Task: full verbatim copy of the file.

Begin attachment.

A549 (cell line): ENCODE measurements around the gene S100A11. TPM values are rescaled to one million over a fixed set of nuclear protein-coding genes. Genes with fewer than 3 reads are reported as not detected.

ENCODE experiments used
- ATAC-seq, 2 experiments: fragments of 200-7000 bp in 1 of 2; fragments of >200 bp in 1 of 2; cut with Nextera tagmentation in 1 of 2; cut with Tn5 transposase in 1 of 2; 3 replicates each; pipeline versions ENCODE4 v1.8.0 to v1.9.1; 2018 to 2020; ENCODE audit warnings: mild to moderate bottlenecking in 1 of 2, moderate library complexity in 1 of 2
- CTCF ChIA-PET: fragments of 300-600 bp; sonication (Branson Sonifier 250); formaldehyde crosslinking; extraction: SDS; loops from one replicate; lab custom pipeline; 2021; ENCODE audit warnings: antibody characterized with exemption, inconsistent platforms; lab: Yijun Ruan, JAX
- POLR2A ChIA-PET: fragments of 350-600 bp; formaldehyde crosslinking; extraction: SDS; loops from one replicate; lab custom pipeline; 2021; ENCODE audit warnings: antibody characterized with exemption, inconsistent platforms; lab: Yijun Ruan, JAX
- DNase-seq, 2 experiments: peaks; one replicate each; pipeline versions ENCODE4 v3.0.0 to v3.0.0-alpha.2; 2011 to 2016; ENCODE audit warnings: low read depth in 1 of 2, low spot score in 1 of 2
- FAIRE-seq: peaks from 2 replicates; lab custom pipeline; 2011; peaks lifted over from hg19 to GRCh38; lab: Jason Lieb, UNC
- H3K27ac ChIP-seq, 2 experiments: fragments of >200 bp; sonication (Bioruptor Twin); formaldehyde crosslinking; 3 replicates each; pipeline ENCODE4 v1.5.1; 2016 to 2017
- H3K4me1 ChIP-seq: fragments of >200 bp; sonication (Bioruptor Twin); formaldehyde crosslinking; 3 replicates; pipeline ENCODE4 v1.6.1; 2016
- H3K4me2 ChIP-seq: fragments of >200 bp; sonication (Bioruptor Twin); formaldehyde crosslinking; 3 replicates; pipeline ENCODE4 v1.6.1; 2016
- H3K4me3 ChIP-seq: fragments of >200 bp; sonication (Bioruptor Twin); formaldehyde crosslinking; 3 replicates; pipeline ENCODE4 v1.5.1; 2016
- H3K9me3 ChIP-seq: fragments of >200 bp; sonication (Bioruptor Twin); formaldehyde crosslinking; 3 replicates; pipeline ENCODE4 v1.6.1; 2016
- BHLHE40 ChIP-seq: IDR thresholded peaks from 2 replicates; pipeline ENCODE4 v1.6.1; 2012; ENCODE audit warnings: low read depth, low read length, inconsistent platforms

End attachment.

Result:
A549 (cell line): ENCODE measurements around the gene S100A11. TPM values are rescaled to one million over a fixed set of nuclear protein-coding genes. Genes with fewer than 3 reads are reported as not detected.

ENCODE experiments used
- ATAC-seq, 2 experiments: fragments of 200-7000 bp in 1 of 2; fragments of >200 bp in 1 of 2; cut with Nextera tagmentation in 1 of 2; cut with Tn5 transposase in 1 of 2; 3 replicates each; pipeline versions ENCODE4 v1.8.0 to v1.9.1; 2018 to 2020; ENCODE audit warnings: mild to moderate bottlenecking in 1 of 2, moderate library complexity in 1 of 2
- CTCF ChIA-PET: fragments of 300-600 bp; sonication (Branson Sonifier 250); formaldehyde crosslinking; extraction: SDS; loops from one replicate; lab custom pipeline; 2021; ENCODE audit warnings: antibody characterized with exemption, inconsistent platforms; lab: Yijun Ruan, JAX
- POLR2A ChIA-PET: fragments of 350-600 bp; formaldehyde crosslinking; extraction: SDS; loops from one replicate; lab custom pipeline; 2021; ENCODE audit warnings: antibody characterized with exemption, inconsistent platforms; lab: Yijun Ruan, JAX
- DNase-seq, 2 experiments: peaks; one replicate each; pipeline versions ENCODE4 v3.0.0 to v3.0.0-alpha.2; 2011 to 2016; ENCODE audit warnings: low read depth in 1 of 2, low spot score in 1 of 2
- FAIRE-seq: peaks from 2 replicates; lab custom pipeline; 2011; peaks lifted over from hg19 to GRCh38; lab: Jason Lieb, UNC
- H3K27ac ChIP-seq, 2 experiments: fragments of >200 bp; sonication (Bioruptor Twin); formaldehyde crosslinking; 3 replicates each; pipeline ENCODE4 v1.5.1; 2016 to 2017
- H3K4me1 ChIP-seq: fragments of >200 bp; sonication (Bioruptor Twin); formaldehyde crosslinking; 3 replicates; pipeline ENCODE4 v1.6.1; 2016
- H3K4me2 ChIP-seq: fragments of >200 bp; sonication (Bioruptor Twin); formaldehyde crosslinking; 3 replicates; pipeline ENCODE4 v1.6.1; 2016
- H3K4me3 ChIP-seq: fragments of >200 bp; sonication (Bioruptor Twin); formaldehyde crosslinking; 3 replicates; pipeline ENCODE4 v1.5.1; 2016
- H3K9me3 ChIP-seq: fragments of >200 bp; sonication (Bioruptor Twin); formaldehyde crosslinking; 3 replicates; pipeline ENCODE4 v1.6.1; 2016
- BHLHE40 ChIP-seq: IDR thresholded peaks from 2 replicates; pipeline ENCODE4 v1.6.1; 2012; ENCODE audit warnings: low read depth, low read length, inconsistent platforms